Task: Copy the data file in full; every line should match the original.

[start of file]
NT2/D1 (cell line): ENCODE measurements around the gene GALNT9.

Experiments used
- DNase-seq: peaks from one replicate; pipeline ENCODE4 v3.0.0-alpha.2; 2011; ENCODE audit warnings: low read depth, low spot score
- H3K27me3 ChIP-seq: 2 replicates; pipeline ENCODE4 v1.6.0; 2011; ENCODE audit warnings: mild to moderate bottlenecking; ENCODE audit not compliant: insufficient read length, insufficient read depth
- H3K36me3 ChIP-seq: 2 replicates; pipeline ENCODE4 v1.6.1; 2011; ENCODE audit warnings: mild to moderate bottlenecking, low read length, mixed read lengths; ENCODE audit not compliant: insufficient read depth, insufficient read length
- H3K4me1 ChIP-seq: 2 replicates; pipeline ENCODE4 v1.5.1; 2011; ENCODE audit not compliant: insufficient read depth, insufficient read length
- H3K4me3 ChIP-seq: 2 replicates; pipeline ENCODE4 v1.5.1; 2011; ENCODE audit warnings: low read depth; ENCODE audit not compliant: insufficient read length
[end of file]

NT2/D1 (cell line): ENCODE measurements around the gene GALNT9.

Experiments used
- DNase-seq: peaks from one replicate; pipeline ENCODE4 v3.0.0-alpha.2; 2011; ENCODE audit warnings: low read depth, low spot score
- H3K27me3 ChIP-seq: 2 replicates; pipeline ENCODE4 v1.6.0; 2011; ENCODE audit warnings: mild to moderate bottlenecking; ENCODE audit not compliant: insufficient read length, insufficient read depth
- H3K36me3 ChIP-seq: 2 replicates; pipeline ENCODE4 v1.6.1; 2011; ENCODE audit warnings: mild to moderate bottlenecking, low read length, mixed read lengths; ENCODE audit not compliant: insufficient read depth, insufficient read length
- H3K4me1 ChIP-seq: 2 replicates; pipeline ENCODE4 v1.5.1; 2011; ENCODE audit not compliant: insufficient read depth, insufficient read length
- H3K4me3 ChIP-seq: 2 replicates; pipeline ENCODE4 v1.5.1; 2011; ENCODE audit warnings: low read depth; ENCODE audit not compliant: insufficient read length